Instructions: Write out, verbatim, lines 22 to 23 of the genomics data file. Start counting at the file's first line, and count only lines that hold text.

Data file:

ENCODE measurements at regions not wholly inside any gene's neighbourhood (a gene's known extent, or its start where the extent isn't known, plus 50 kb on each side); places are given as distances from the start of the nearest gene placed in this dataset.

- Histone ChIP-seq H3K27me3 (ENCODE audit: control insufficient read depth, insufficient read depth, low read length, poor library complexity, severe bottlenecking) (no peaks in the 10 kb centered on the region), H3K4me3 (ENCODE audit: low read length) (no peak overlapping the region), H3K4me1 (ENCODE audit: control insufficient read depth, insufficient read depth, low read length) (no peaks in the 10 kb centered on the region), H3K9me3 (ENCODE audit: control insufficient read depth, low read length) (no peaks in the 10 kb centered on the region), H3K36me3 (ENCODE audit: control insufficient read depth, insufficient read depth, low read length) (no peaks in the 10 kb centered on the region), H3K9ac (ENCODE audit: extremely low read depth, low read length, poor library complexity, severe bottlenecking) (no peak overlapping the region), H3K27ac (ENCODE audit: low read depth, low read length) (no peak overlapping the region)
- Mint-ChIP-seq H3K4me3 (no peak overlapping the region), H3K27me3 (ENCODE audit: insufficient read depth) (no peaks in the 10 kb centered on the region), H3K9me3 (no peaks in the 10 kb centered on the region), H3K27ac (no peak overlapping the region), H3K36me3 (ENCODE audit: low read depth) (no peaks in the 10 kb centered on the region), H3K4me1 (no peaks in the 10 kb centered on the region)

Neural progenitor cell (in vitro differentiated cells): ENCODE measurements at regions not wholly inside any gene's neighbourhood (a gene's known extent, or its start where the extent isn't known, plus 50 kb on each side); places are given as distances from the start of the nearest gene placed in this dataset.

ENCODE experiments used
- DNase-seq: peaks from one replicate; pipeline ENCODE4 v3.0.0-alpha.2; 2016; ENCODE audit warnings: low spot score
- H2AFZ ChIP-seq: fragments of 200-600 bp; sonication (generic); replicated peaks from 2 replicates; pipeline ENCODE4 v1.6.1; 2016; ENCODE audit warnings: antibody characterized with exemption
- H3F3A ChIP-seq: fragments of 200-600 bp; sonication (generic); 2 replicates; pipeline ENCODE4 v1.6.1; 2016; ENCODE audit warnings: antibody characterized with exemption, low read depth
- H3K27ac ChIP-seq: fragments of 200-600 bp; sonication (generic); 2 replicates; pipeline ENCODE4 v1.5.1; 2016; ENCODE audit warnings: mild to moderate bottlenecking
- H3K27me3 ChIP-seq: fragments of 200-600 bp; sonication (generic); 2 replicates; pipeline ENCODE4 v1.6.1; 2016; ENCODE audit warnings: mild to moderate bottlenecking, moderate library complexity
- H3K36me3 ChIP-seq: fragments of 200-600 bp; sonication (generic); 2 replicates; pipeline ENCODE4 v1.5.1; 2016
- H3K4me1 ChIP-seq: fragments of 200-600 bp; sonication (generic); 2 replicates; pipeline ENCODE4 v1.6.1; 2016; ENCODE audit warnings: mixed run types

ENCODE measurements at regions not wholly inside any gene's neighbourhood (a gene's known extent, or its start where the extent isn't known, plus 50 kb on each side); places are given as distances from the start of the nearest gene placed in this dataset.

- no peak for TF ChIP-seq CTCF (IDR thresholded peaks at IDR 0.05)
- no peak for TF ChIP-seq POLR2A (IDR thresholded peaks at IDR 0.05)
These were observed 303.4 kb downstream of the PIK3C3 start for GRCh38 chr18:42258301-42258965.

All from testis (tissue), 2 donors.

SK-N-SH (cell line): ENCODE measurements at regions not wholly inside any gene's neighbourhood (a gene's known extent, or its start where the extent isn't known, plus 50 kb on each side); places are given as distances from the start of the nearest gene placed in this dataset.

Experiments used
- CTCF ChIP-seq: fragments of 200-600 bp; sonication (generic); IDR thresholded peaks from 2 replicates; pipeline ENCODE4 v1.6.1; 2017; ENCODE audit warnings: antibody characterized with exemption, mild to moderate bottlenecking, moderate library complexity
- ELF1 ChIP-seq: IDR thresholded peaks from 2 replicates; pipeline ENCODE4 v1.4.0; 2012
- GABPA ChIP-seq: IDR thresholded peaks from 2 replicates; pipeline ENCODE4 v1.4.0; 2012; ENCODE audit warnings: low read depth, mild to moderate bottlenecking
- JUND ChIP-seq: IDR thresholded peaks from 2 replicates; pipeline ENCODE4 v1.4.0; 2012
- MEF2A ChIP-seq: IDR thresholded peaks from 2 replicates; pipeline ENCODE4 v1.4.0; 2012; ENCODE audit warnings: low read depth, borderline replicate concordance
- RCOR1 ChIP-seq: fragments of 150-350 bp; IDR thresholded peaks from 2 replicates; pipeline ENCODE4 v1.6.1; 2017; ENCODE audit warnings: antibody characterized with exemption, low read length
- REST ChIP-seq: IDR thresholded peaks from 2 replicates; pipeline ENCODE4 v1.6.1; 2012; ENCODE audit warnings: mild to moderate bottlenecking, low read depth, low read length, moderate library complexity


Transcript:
- GABPA ChIP-seq: IDR thresholded peaks from 2 replicates; pipeline ENCODE4 v1.4.0; 2012; ENCODE audit warnings: low read depth, mild to moderate bottlenecking
- JUND ChIP-seq: IDR thresholded peaks from 2 replicates; pipeline ENCODE4 v1.4.0; 2012